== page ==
We had the opportunity to chat with JT LeRoy stars Kristen Stewart and Laura Dern when they were in Toronto. The movie, directed by Justin Kelly, was the closing gala film at last year’s Toronto International Film Festival (TIFF). The film is based on Savannah Knoop’s memoir, Girl... find out more
Kristen Stewart celebrates young stars redefining sexuality
Kristen Stewart says she felt a “huge responsibility” to define her sexuality after finding fame in the “Twilight” movie franchise. But she’s glad today’s young stars don’t have to do so.The 29-year-old actress said she was “so gay” on “Saturday Night Live” two years ago. But she sees a shift... find out more
Interview: JT Leroy’s Justin Kelly
Writer-producer-director Justin Kelly was gracious enough to sit down with Brief Take at TIFF just a few hours before the world premiere screening of his closing night film, the Winnipeg-shot JT LeRoy. The film features tour de force turns from Kristen Stewart as Savannah Knoop (also, of course,... find out more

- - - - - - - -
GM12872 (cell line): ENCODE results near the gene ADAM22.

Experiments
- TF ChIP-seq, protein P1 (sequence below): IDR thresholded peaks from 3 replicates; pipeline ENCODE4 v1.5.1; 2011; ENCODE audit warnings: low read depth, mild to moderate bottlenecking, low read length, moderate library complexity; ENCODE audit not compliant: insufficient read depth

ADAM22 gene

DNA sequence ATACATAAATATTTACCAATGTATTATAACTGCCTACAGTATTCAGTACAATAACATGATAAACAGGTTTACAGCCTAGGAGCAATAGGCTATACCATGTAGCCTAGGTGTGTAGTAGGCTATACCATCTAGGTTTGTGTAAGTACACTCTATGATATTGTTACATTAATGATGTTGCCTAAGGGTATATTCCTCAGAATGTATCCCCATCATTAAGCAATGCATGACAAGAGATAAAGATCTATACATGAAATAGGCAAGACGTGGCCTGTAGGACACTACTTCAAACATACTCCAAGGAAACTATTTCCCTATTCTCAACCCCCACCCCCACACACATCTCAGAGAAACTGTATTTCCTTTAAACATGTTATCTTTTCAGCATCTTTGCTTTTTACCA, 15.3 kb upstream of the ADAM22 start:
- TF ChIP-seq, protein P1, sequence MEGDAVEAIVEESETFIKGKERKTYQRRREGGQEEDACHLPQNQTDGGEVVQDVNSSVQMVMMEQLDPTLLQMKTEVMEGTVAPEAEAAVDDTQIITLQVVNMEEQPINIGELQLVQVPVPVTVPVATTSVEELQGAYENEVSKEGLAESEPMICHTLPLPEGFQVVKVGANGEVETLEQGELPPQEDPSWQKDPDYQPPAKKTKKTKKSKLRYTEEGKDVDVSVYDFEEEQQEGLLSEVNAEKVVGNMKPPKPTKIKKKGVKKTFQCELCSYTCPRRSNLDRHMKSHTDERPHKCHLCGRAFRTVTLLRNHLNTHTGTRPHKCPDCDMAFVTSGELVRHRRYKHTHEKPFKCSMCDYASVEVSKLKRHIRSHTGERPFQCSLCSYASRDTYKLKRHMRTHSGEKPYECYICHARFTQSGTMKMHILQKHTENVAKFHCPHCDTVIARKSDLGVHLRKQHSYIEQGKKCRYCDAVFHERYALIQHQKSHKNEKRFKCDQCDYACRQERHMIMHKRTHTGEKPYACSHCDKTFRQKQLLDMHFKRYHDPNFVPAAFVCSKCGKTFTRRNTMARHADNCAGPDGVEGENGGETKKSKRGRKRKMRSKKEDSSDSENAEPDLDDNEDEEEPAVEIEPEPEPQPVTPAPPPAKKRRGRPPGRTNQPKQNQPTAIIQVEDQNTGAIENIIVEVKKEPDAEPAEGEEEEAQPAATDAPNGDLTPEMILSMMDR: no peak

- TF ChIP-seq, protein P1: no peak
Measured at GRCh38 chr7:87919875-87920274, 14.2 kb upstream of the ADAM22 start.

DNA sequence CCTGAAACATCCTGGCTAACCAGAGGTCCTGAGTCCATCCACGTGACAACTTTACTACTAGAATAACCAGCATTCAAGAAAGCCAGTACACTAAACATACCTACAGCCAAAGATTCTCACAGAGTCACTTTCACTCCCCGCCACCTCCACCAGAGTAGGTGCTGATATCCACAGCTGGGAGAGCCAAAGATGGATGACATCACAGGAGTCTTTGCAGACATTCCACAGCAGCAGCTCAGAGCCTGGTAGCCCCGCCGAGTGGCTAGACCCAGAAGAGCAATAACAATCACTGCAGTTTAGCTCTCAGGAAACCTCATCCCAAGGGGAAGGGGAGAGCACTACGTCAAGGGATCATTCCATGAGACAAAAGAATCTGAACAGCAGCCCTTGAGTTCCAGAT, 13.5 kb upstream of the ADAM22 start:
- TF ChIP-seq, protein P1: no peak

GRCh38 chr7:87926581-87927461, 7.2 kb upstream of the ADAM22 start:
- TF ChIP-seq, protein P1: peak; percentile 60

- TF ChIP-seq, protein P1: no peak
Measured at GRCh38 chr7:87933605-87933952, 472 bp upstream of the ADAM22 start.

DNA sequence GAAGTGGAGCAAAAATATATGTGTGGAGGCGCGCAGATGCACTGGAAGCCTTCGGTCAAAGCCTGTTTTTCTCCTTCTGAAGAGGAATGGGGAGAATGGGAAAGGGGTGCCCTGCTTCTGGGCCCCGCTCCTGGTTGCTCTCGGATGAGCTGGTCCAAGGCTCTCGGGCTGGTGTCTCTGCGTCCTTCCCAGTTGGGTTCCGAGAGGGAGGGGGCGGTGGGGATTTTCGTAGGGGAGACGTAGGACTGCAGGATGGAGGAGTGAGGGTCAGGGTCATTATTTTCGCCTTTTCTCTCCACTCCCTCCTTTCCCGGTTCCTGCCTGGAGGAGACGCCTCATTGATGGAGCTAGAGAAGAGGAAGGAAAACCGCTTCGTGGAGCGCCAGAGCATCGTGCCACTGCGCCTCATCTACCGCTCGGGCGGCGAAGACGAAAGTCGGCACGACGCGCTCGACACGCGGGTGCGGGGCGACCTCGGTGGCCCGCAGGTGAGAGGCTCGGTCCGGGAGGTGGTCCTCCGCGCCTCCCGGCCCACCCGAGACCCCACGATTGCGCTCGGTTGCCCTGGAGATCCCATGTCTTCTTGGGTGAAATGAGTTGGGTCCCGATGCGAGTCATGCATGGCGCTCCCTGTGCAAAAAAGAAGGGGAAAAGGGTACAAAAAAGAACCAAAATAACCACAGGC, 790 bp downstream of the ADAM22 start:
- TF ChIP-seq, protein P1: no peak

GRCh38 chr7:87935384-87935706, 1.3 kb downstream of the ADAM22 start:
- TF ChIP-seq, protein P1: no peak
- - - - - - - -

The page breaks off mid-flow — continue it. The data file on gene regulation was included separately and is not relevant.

PNP Acquires 'Fiddler' and 'The Parts You Lose'
Vancouver distributor Pacific Northwest Pictures (PNP) has picked up the Canadian rights to the documentary Fiddler: A Miracle of Miracles (pictured). The doc, which tells the origin story of the musical Fiddler on the Roof, is directed by Max Lewkowicz and will have its Canadian premiere at the Toronto... find out more
“Girls of the Sun” Explores the Perseverance and Horrors of the Yazidi Women’s Fight Against ISIS
It was a New York Times article in 2014 about Yazidi Girls seized by ISIS that compelled French filmmaker Eva Husson to make Girls of the Sun. “I felt that this was a story that needed to be told, and cinema and fiction is the perfect media to do it,” says Husson.”You can structure an emotional... find out more
Battle Tested: Our Review of ‘Girls of the Sun’